Speaking of yay...

I fell in love with two Lebanese pop songs some time ago. I don't understand a word, which is somehow refereshing. :-) I'm not sure what the video above is all about and must admit I do not like the clothes she wears very much, but I love the old lady makeover. :D This is, to me, a bit of a sister-bond song, seeing as I found this song thanks to her and she's the one I can vent my crush on Peter Wingfield and the like on; it's mutual. ;D

And I have no idea why this clip features Prague and Czech folk dancers. Prague is not normally so romantic; it's full of tourists in the tourist zones and the hustle and bustle of a capital city outside of them. The outskirts can be more romantic than the centre. But it's interesting to see it through the eyes of 1999 Lebanese pop. And I love. the. song. very. much.

But not more than I love Mark Knopfler's music. I keep coming back to it. I love Mark Knopfler's music so much that, listening to a song, I keep thinking "best song ever", and then the next song comes, and I'm thinking "best song ever"...

The best song ever is currently the mind-blowing "Planet of New Orleans". It actually makes me want to visit New Orleans. Well done, Geordie boy. :D


  1. My, what a lot of things! Now you have me wanting to own vintage shoes, dance to Lebanese music and Mark Knopfler, and visit your fabric shop. :) My cousin got married a few weeks back and walked up the aisle to Story Book Story. Princess Bride is her favourite movie so it was lovely! :)

    1. Ah, that would be nice - actually having a pair of vintage shoes to dance - or walk, or, in my case, jump around - to Mark Knopfler's music in. :-)
      Mark Knopfler's music brought me to a) Princess Bride (film AND book, and book actually first, I think), b) Local Hero. Have you seen Local Hero? It's a film that you either fall in love with, or keep staring at thinking "What on earth is that supposed to be?" Me and my family fall into the first category. :D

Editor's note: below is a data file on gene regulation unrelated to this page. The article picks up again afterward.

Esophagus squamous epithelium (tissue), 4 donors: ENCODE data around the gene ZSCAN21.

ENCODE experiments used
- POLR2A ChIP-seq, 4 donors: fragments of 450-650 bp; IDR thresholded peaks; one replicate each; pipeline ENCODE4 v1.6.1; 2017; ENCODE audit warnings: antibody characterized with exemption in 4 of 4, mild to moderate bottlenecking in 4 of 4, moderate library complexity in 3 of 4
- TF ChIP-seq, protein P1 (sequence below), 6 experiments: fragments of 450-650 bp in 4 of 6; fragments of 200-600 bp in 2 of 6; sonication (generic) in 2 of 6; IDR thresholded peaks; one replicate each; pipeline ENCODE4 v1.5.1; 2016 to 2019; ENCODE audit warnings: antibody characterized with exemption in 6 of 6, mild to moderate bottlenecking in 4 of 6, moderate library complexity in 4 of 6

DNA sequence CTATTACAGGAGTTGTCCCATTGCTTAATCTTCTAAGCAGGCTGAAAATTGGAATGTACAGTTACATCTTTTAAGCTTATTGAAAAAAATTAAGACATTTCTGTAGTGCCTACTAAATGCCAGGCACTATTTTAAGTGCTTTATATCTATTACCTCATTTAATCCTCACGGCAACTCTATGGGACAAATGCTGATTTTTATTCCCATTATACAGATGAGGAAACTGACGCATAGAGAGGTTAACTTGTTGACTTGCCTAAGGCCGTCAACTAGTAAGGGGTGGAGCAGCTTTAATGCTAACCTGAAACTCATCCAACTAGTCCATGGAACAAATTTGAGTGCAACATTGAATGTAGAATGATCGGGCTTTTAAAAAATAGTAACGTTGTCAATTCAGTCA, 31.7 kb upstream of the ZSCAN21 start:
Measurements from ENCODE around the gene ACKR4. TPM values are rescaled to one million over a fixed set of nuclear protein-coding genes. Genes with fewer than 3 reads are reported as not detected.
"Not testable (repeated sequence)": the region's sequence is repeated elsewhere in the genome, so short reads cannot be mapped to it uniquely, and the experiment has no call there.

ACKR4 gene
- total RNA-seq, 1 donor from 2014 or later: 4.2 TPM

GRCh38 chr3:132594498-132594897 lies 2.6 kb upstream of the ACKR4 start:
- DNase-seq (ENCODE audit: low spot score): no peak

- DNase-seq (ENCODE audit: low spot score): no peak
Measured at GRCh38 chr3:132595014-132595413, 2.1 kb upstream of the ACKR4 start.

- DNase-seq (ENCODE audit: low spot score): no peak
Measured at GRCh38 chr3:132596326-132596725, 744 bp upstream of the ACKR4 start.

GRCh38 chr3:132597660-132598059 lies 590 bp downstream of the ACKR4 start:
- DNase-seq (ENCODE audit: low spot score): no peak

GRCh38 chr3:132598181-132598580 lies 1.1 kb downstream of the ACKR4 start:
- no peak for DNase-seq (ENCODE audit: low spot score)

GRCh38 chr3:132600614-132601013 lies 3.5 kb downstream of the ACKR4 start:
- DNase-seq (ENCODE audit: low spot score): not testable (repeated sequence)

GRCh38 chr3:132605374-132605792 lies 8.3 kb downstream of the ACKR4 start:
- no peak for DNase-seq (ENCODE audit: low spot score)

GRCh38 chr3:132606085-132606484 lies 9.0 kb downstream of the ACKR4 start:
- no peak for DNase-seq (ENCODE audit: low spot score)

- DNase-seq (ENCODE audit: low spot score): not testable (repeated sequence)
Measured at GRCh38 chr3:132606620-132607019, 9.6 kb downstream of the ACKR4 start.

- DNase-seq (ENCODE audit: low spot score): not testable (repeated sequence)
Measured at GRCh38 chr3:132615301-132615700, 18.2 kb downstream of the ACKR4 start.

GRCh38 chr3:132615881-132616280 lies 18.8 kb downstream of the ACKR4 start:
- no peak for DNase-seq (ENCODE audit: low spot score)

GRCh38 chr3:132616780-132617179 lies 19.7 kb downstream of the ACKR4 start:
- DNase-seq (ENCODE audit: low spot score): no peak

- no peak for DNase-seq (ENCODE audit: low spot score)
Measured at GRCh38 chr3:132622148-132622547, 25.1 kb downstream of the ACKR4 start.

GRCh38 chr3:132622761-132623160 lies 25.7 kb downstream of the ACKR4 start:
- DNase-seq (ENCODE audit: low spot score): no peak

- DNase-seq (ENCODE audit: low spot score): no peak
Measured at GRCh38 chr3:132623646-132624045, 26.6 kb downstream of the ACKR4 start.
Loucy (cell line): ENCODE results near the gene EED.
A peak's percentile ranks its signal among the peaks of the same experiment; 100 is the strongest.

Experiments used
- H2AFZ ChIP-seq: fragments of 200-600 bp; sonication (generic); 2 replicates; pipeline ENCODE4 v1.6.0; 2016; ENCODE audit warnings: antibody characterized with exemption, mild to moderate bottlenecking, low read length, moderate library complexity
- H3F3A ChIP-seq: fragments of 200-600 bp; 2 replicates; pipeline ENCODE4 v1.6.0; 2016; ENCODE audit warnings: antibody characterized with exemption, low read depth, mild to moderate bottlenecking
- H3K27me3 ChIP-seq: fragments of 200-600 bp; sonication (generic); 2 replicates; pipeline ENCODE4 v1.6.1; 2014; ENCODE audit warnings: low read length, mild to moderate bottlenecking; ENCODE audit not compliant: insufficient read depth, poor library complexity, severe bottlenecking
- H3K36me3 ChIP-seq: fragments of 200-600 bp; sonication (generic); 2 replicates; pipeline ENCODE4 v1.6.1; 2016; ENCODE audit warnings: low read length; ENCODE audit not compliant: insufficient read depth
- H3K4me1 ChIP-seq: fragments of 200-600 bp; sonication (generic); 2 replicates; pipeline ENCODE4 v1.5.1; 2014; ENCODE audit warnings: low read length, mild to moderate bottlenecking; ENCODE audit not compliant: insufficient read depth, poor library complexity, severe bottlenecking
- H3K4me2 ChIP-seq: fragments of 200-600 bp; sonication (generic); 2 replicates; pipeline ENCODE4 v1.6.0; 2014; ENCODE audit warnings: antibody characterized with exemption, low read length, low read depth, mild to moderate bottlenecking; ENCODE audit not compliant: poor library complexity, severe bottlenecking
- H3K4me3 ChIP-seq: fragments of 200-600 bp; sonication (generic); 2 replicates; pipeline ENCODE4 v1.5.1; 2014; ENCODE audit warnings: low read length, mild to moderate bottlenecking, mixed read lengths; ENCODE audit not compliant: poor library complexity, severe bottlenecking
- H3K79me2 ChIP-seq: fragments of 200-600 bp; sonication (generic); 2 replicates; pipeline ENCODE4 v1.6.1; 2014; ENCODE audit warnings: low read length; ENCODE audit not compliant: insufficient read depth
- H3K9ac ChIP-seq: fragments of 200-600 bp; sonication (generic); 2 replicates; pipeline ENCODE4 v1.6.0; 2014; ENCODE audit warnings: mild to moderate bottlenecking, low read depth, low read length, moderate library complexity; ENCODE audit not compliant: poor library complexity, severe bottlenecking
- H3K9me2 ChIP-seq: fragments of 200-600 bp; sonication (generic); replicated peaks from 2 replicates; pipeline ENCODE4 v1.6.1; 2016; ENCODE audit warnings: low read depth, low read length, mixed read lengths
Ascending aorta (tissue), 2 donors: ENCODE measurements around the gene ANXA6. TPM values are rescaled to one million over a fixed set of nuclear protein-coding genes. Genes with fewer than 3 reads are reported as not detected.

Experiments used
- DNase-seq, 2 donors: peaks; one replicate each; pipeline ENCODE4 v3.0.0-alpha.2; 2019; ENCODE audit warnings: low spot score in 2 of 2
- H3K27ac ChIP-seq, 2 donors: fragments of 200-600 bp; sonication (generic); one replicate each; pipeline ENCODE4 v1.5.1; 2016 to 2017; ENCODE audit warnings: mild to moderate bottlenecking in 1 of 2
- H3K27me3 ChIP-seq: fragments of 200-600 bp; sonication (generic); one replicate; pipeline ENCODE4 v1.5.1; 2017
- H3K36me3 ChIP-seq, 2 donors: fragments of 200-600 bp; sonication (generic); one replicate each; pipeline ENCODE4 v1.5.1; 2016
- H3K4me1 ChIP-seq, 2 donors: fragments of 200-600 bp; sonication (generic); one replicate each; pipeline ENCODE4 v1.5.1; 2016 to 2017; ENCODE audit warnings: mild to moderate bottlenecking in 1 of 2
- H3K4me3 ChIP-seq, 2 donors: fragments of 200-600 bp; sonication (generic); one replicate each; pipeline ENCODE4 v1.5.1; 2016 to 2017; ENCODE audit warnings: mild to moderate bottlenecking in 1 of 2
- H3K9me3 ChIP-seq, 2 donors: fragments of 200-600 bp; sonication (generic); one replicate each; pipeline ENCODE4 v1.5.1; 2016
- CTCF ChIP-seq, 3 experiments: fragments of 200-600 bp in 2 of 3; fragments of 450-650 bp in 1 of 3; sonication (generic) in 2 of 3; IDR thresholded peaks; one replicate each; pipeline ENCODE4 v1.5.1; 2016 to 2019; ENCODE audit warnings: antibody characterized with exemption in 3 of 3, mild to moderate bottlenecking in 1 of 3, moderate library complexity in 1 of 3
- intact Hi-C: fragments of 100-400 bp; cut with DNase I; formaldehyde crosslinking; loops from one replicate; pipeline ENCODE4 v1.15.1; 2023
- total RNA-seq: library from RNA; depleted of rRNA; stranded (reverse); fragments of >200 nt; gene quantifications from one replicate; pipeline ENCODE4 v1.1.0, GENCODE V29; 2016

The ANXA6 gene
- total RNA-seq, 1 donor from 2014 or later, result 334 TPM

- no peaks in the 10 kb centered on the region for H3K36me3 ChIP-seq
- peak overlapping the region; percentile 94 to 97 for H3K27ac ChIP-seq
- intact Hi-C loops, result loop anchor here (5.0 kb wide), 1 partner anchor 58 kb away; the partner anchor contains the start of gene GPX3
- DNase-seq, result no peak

2. My husband LOVES Dire Straights. Also, I want those shoes too. I have a vintage pair from WWII period that were NOT cheap and made of snake skin and bakelite. Definitely a collector's pair. I can almost wear them but they are too narrow for my foot.

    1. I don't even know how much this pair was, but given the price of the other things in the shop, I guess really affordable. I hope someone finds them and gives them the love they deserve - in whichever form they prefer.
      Have you shown your pair to the world? ;-)

      Send my regards to your husband as a fellow Dire Straits lover. If he cares.

  3. Oooh...thank you for showing us the shoes! They are gorgeous. Pity they don't fit you! What size were they?

    And thanks for the introduction to new music! It's always good to expand my musical horizons.

    1. About 37 (European/Czech sizing, obviously) - about two sizes too small for me, and very narrow, too.

      I'm just returning the favour - I discovered some great music thanks to blogs. :-) It's pop, but with a decided Arab flavour, if I can tell. I like that. And Dire Straits are Dire Straits. :-)